I am not referring to a major utility power failure, just to a common pitfall of power distribution system practice and management. There are several basic, but key, power components in the data center.
A common practice in today’s mission-critical data center environment is to equip servers with dual power supplies for improved reliability. However, if improperly implemented, it could increase the likelihood of power failure.
In a “perfect” scenario, such as a Tier 4 data center, there are two completely independent power paths, each composed of items 1-6. Each path and the items in the path must be capable of supporting 100 percent of the entire data center load by itself. This represents true 2N redundancy, which means that no single point of failure will interrupt the operation of the data center equipment.
Of course, not everyone is fortunate enough to operate a Tier 4 data center. While we would all like to have complete power system redundancy, cost usually forces some trade-offs. While we try to ensure the highest level of system fault tolerance within budget restrictions, this usually means that although servers have dual PSes, there are not two completely independent paths for items 1-5.
More Common Scenario
The more common scenario is two rack-level PDUs and that (hopefully) each of the server’s PS cords are plugged into a different PDU. This creates a “sense” of redundancy for most administrators. In reality, this is where the hidden exposure to power problems starts.
Let’s look at how and why this seemingly simple and common practice is the potential cause of power failures in the data center. In most cases, the dual supplies will share the server load at approximately 50 percent each, when both supplies are active. However, if either PS fails or has lost input power, the remaining PS must draw 100 percent of the power required. Here is where the problem materializes.
Servers are normally installed and operated with both rack-level PDUs available. Typically each PS would only draw 50 percent of the server’s power requirement. Normally, the PDU load is less (again hopefully) than the trip value of the circuit breaker that protects it. In fact, even if the PDU has a current meter, most administrators would think they have the capacity to add more servers if they are “only” at a 60 percent power level.
At 60 percent, the PDUs are overloaded and no one even realizes it!
Here is why: If a server or blade server experiences a PS failure, then 100 percent of the power will be drawn from the remaining PS and therefore from the PDU that supports it. This means that at a 60 percent load (at normal conditions), 120 percent of the PDU’s power rating will be put on the remaining PDU and the circuit breaker will trip on the PDU (or branch breaker), shutting down all equipment in that rack. This is a classic cascade failure. The same scenario would hold true if another server or other equipment was added that overloaded the PDU load past the tripping point of either PDU.
Playing Russian Roulette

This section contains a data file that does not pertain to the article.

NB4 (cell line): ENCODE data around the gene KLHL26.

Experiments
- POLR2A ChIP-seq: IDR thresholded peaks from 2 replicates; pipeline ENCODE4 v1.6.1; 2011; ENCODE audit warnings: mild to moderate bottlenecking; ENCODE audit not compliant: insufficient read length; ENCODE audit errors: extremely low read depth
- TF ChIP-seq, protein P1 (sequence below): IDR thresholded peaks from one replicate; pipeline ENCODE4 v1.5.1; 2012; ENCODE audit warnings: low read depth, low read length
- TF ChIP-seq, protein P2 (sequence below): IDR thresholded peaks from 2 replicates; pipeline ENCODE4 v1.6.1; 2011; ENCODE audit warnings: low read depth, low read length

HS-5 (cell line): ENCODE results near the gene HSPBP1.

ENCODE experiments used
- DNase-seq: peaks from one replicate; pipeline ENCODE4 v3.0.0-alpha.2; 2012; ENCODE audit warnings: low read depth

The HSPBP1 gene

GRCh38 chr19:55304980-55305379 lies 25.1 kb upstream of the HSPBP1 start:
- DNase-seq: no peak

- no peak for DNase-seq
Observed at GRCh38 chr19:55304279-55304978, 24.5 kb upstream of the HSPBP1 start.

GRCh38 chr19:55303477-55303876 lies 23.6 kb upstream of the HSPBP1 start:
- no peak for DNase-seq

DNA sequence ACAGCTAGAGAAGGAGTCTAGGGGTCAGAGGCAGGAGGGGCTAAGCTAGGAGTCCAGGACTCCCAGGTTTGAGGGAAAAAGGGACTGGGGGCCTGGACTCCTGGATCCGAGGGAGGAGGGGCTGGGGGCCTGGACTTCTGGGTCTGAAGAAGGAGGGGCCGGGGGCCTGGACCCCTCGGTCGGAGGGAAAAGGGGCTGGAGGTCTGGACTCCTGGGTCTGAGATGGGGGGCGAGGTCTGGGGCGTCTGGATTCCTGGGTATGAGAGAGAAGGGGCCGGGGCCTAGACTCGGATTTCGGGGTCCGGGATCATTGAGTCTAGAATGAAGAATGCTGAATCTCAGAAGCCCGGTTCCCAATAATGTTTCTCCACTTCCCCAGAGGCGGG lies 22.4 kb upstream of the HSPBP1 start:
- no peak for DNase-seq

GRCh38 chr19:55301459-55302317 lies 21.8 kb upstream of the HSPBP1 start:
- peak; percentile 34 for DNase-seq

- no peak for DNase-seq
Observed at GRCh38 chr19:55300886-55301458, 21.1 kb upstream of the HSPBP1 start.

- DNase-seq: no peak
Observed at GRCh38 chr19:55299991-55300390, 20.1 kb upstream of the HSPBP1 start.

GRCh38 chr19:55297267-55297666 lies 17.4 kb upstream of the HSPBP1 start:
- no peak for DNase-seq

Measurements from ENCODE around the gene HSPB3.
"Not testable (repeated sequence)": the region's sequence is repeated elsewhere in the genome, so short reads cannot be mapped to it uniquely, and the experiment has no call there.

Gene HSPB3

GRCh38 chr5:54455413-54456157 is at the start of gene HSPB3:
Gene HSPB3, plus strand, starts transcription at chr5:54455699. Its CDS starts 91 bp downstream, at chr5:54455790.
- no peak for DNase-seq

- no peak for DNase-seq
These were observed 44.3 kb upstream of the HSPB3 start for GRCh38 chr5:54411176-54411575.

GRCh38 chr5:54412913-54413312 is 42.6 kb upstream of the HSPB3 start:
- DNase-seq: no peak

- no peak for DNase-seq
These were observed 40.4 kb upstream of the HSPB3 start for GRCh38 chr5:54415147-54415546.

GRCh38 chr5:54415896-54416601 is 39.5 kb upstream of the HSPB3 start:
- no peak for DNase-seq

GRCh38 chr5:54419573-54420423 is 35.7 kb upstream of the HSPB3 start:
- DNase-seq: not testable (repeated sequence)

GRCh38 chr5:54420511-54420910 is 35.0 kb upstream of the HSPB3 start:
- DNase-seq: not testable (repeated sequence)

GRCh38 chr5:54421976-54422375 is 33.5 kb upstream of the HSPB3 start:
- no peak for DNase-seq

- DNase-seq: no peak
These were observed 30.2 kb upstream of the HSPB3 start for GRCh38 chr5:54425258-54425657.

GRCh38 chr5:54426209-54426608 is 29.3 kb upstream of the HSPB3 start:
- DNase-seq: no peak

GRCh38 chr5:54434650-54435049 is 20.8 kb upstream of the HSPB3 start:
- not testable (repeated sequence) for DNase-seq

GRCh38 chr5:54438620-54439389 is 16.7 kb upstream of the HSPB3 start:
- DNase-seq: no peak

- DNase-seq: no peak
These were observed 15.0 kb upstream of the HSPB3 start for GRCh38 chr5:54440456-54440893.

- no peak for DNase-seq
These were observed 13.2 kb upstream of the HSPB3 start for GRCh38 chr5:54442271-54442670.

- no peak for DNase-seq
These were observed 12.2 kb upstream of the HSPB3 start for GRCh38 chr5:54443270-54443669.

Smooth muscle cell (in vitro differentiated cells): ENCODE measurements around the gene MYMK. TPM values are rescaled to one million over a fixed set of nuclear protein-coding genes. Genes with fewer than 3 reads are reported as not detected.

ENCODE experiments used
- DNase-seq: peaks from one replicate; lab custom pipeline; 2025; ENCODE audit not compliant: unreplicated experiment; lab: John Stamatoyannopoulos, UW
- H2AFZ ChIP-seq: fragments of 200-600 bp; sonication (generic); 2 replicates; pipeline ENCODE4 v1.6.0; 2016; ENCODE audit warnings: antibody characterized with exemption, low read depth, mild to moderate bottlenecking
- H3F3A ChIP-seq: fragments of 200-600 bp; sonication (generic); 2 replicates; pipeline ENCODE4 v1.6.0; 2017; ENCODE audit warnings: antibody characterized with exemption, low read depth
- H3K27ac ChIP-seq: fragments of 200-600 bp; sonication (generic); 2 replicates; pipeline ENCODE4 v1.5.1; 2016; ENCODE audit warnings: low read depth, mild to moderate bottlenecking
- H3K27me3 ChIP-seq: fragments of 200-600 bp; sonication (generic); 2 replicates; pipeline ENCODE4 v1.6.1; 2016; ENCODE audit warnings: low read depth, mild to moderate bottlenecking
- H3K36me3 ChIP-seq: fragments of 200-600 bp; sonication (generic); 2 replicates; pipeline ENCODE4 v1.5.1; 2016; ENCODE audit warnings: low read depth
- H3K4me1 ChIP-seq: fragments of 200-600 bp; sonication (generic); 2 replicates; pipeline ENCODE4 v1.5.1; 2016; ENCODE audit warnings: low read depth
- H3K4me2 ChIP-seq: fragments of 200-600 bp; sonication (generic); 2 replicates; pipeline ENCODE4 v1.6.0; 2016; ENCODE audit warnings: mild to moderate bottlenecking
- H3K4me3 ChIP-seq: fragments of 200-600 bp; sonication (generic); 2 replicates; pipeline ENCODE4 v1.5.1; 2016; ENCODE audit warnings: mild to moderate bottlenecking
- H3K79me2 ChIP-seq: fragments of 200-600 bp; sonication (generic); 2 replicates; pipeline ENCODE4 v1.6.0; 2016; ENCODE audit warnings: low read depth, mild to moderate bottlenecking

Many racks do not have metered PDUs. This is like playing Russian roulette, since you have no way of knowing if the next server you add to the rack will kill it!
The only way to safely implement a dual-server PS and dual-rack PDU is to never exceed 40 percent of the face rated value of the rack PDU or path. All circuits must always be protected by a circuit breaker. The UL- and NEMA-mandated codes require that you can only safely draw 80 percent of the rated value.
For example, you cannot draw more than 16A from a 20A PDU. This means that in a dual-PDU rack, the entire equipment load should not exceed 16A for the rack. Therefore, each PDU should normally only have an 8A load on it, to avoid a potential cascade overload and resultant rack-level power failure.
As mentioned earlier, even those administrators who do have metered PDUs, do not realize that once they go past the 40 percent power level that they are in danger of have a cascade power failure. Moreover, as servers are upgraded and added all the time, it is easy to see how the exposure continues to increase with no warning, until a problem occurs and then everyone involved is baffled why power was lost because everyone thought they had “redundant” power.
Consider a Metered PDU
I would suggest that if you are fortunate enough to not have had this happen to you already, that you review your rack-level current draw at each PDU. If you do not have metered PDUs, you should consider upgrading to a metered PDU in the near future. If you have many racks, you should consider a metered PDU with remote monitoring (via SNMP and/or Web) that can send SNMP traps to your management software, since it would lower the burden of manually monitoring dozens or hundreds of PDUs.
Bottom line: Make sure that if you are implementing redundancy that it can sustain 100 percent of the load if the other path fails. Review and document your existing load structure, and continue to proactively monitor and manage the load levels on all PDUs, as well as all the other elements of your power path. Changing out PDUs can involve some downtime; however, like any power path work, some downtime may be required if there is no true 2N power path. Take your choice-some planned limited downtime or an unplanned surprise shutdown.